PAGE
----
The VTI National Transport Library Catalogue

Driving to distractions : Recreational trips in private vehicles Mallett, William J ; McGuckin, Nancy

By: Mallett, William JContributor(s): McGuckin, NancyPublication details: Transportation Research Record, 2000Description: nr 1719, s. 267-72Subject(s): USA | Journey | Recreation | Questionnaire | | Statistics | 11Bibl.nr: VTI P8167:1719Location: Abstract: An increasing amount of travel, both long- and short-distance trips, is made in private vehicles for recreation. Peak congestion around attractions and leisure spots can be worse than congestion in the city center during peak periods. Moreover, recreational travel within, to, and through metropolitan areas contributes to congestion problems and points to the need for its incorporation into travel forecasting. The importance of leisure travel in state economies raises the question of why this segment of travel is not more often studied. The 1995 American Travel Survey and the 1995 Nationwide Personal Transportation Survey are used to examine the characteristics of recreational trips by private vehicle. Recreational trips by other modes, such as transit and airplane, are not included. Data from the surveys show that private vehicle recreation trips make up about 14% of all local trips, 23% of all long-distance trips, and 15% of total vehicle kilometers traveled on U.S. roads. Recreation trips are not equally distributed among all groups of people, however. African Americans report about half the amount of recreational automobile trips and one-third the average kilometers as whites. Other differences by race or ethnicity indicate that Hispanic families tend to travel in larger groups than African Americans or whites. Age, too, is a determining factor in the amount and type of recreational travel. Both the young and the old make more trips on a daily basis, but they make far fewer long-distance trips than those in middle age.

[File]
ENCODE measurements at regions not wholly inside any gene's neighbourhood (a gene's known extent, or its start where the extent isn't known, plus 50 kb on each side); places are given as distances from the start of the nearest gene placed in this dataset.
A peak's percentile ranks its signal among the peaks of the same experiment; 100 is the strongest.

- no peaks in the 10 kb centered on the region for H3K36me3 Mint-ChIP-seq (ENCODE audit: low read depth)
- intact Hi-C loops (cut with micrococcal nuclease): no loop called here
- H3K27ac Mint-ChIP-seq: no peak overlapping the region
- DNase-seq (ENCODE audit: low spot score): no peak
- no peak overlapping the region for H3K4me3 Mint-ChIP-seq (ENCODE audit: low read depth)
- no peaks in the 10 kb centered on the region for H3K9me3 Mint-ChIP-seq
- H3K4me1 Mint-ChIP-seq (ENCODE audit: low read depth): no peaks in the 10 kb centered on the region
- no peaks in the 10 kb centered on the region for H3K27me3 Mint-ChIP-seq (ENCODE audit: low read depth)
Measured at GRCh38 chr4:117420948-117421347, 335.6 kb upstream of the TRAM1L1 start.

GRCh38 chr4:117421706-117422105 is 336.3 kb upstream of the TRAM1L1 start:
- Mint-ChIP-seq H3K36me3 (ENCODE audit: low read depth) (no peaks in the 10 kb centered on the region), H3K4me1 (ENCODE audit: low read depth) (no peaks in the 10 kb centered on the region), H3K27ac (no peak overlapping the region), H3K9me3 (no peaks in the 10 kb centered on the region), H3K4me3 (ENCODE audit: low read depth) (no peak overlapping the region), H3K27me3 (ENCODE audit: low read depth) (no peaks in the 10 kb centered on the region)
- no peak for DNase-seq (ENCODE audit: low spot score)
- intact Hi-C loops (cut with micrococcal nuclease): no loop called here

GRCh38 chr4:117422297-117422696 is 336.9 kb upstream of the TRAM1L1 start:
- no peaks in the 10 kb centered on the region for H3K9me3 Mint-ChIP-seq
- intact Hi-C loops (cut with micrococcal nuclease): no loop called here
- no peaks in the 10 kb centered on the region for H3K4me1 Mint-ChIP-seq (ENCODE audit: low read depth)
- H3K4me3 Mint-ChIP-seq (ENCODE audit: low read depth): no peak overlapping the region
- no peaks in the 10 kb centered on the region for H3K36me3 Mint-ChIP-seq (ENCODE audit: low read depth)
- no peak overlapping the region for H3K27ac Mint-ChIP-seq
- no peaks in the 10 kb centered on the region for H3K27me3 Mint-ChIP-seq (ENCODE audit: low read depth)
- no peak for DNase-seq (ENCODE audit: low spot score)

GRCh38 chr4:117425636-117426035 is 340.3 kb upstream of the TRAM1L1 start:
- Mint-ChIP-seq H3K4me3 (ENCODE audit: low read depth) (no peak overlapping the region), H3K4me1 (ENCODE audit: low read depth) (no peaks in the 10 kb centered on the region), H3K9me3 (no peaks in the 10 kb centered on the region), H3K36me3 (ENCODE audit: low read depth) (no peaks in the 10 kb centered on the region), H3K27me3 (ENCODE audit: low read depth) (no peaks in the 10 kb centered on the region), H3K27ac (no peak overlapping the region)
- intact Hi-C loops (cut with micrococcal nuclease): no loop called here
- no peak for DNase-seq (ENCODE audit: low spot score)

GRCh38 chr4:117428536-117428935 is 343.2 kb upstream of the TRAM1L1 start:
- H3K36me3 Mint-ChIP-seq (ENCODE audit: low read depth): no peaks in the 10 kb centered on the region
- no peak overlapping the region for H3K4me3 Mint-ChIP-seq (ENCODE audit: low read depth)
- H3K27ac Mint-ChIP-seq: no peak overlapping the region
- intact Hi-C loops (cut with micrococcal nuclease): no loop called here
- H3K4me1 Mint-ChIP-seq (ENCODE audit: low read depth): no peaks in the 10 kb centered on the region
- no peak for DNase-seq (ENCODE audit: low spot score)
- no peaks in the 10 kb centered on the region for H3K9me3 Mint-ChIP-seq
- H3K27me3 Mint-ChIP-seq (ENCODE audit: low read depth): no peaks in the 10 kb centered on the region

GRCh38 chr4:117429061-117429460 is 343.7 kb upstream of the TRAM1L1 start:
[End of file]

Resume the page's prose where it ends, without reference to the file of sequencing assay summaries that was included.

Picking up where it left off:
Item type: Reports, conferences, monographs
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An increasing amount of travel, both long- and short-distance trips, is made in private vehicles for recreation. Peak congestion around attractions and leisure spots can be worse than congestion in the city center during peak periods. Moreover, recreational travel within, to, and through metropolitan areas contributes to congestion problems and points to the need for its incorporation into travel forecasting. The importance of leisure travel in state economies raises the question of why this segment of travel is not more often studied. The 1995 American Travel Survey and the 1995 Nationwide Personal Transportation Survey are used to examine the characteristics of recreational trips by private vehicle. Recreational trips by other modes, such as transit and airplane, are not included. Data from the surveys show that private vehicle recreation trips make up about 14% of all local trips, 23% of all long-distance trips, and 15% of total vehicle kilometers traveled on U.S. roads. Recreation trips are not equally distributed among all groups of people, however. African Americans report about half the amount of recreational automobile trips and one-third the average kilometers as whites. Other differences by race or ethnicity indicate that Hispanic families tend to travel in larger groups than African Americans or whites. Age, too, is a determining factor in the amount and type of recreational travel. Both the young and the old make more trips on a daily basis, but they make far fewer long-distance trips than those in middle age.

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